The central Texas town of Georgetown attracted nationwide attention in 2016 when lawmakers announced the decision to obtain 100 percent of the city’s energy needs from renewable sources. But now, with ratepayers paying more for their electricity and the city filing a lawsuit to get out of one of its long-term solar power purchase agreements, questions are being raised about the viability of the 100 percent renewables strategy.
Georgetown, led by its mayor Dale Ross, concluded 20- and 25-year PPAs with wind and solar power providers. But in order to make the construction of the wind and solar farms financially viable, the city was compelled to purchase more energy than it actually used. Officials believed that the extra renewable energy could be sold on the open market to offset losses, and that it would be used up over the longer term by a projected growth in Georgetown’s population.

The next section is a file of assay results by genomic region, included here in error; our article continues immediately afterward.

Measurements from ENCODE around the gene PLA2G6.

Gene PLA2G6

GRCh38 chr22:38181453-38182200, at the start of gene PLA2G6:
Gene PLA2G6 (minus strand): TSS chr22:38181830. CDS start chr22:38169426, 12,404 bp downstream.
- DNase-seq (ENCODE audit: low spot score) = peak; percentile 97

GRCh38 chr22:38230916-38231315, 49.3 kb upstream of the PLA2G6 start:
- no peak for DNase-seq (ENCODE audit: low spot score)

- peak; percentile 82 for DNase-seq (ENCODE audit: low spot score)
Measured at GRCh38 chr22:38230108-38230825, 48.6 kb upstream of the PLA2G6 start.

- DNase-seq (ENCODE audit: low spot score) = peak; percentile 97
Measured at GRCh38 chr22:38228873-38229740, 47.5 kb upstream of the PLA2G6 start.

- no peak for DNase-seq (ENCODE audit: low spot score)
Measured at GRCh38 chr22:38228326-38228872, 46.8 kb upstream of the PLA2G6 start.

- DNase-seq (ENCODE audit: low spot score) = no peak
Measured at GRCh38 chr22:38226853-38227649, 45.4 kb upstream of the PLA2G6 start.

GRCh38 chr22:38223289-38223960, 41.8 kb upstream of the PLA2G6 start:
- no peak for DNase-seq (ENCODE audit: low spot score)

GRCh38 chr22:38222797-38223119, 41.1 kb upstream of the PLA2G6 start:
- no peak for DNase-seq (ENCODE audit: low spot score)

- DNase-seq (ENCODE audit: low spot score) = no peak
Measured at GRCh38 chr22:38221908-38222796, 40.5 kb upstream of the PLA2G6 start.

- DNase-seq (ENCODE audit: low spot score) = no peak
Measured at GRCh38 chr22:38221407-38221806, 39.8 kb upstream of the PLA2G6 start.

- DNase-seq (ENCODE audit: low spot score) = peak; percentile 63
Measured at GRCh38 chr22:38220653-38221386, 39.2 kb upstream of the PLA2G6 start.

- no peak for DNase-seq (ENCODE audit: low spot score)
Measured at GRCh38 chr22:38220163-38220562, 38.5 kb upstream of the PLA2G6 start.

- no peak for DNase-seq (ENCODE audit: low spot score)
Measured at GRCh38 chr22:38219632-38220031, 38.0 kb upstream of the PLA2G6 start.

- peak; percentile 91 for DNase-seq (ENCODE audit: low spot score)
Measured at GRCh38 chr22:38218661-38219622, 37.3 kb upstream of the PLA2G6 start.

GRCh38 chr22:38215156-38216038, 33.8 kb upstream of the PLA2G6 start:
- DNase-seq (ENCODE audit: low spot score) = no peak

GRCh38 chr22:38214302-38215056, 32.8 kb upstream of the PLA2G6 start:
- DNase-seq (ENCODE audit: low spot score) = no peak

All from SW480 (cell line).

However, energy prices have dropped dramatically since the city’s PPAs were concluded, principally due to the natural gas boom. This has left the city selling its surplus energy at a loss and hiking up ratepayers’ energy bills to make up for it.